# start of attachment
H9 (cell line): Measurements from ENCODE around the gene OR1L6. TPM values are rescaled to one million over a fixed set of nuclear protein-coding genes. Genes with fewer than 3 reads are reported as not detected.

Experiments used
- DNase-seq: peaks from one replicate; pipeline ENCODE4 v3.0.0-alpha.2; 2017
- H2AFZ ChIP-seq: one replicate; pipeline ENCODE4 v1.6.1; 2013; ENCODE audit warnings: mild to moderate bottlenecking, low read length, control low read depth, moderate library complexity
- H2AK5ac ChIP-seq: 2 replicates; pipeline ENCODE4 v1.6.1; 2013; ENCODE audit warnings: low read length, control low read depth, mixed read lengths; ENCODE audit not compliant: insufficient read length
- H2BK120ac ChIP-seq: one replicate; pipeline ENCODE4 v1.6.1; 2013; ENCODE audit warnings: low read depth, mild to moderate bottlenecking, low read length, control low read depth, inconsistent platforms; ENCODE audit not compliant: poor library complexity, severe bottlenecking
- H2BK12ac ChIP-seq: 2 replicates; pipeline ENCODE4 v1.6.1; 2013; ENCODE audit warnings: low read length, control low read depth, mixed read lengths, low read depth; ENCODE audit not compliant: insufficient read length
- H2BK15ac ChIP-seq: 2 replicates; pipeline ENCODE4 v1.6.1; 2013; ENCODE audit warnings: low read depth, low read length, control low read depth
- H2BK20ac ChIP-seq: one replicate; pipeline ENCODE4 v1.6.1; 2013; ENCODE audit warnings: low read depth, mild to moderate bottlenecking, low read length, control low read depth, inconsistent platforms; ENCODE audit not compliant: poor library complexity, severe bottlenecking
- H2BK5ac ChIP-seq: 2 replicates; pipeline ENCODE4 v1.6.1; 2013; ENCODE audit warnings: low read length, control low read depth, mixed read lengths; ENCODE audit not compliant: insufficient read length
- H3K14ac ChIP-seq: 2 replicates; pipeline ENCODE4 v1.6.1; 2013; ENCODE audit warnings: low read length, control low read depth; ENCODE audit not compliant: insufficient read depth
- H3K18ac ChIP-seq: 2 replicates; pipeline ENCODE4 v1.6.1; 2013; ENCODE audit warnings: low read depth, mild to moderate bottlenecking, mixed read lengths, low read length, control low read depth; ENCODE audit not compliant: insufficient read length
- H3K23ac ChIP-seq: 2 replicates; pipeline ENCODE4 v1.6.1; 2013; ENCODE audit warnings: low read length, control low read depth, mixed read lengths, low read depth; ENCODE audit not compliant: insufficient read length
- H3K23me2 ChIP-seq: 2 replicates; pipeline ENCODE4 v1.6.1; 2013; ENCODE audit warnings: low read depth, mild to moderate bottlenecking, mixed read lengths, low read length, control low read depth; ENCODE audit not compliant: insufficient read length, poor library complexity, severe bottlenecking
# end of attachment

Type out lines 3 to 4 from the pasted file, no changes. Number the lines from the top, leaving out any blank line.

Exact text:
- DNase-seq: peaks from one replicate; pipeline ENCODE4 v3.0.0-alpha.2; 2017
- H2AFZ ChIP-seq: one replicate; pipeline ENCODE4 v1.6.1; 2013; ENCODE audit warnings: mild to moderate bottlenecking, low read length, control low read depth, moderate library complexity